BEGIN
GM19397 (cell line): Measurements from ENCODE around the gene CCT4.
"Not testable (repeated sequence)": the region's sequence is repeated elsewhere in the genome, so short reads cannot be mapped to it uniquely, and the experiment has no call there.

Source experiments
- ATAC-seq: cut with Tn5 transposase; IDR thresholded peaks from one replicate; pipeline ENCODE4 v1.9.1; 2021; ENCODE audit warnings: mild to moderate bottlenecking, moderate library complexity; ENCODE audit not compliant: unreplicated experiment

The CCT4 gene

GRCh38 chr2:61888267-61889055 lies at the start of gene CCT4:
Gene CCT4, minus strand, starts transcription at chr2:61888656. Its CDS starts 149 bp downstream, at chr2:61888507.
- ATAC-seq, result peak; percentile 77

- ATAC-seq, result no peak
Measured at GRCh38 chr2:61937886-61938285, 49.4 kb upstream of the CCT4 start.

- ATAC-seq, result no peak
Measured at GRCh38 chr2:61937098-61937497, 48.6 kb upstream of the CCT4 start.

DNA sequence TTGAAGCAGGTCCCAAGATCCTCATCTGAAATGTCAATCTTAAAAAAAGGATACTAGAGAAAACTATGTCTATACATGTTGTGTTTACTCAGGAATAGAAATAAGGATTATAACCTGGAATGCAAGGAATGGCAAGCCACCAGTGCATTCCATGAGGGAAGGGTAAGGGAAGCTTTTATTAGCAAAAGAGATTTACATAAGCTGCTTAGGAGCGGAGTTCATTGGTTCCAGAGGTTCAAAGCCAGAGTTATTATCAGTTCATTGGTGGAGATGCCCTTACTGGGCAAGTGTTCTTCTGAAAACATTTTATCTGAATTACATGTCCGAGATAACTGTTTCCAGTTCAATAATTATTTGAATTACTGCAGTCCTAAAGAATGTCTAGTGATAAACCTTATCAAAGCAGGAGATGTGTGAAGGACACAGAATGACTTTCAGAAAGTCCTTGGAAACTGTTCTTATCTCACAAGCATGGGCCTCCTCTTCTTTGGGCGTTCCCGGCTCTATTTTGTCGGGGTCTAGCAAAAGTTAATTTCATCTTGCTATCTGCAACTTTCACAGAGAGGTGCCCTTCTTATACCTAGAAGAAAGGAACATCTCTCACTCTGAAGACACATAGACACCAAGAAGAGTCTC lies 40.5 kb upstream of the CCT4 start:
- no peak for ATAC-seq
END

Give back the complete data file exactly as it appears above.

GM19397 (cell line): Measurements from ENCODE around the gene CCT4.
"Not testable (repeated sequence)": the region's sequence is repeated elsewhere in the genome, so short reads cannot be mapped to it uniquely, and the experiment has no call there.

Source experiments
- ATAC-seq: cut with Tn5 transposase; IDR thresholded peaks from one replicate; pipeline ENCODE4 v1.9.1; 2021; ENCODE audit warnings: mild to moderate bottlenecking, moderate library complexity; ENCODE audit not compliant: unreplicated experiment

The CCT4 gene

GRCh38 chr2:61888267-61889055 lies at the start of gene CCT4:
Gene CCT4, minus strand, starts transcription at chr2:61888656. Its CDS starts 149 bp downstream, at chr2:61888507.
- ATAC-seq, result peak; percentile 77

- ATAC-seq, result no peak
Measured at GRCh38 chr2:61937886-61938285, 49.4 kb upstream of the CCT4 start.

- ATAC-seq, result no peak
Measured at GRCh38 chr2:61937098-61937497, 48.6 kb upstream of the CCT4 start.

DNA sequence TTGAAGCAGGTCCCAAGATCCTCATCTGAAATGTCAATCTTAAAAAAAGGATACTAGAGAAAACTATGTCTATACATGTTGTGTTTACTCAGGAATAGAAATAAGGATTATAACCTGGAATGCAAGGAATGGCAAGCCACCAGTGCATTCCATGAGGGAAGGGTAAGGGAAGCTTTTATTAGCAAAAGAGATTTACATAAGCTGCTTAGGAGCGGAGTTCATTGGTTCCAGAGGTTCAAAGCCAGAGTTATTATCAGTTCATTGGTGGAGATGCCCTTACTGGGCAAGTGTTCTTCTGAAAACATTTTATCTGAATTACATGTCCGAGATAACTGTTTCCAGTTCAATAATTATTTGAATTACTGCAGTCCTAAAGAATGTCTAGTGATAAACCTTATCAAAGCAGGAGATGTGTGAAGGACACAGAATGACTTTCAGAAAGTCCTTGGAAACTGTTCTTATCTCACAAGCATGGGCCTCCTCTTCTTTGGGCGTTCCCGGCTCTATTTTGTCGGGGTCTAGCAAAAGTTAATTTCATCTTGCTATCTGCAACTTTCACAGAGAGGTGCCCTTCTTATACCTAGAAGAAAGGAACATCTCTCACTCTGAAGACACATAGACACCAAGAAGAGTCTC lies 40.5 kb upstream of the CCT4 start:
- no peak for ATAC-seq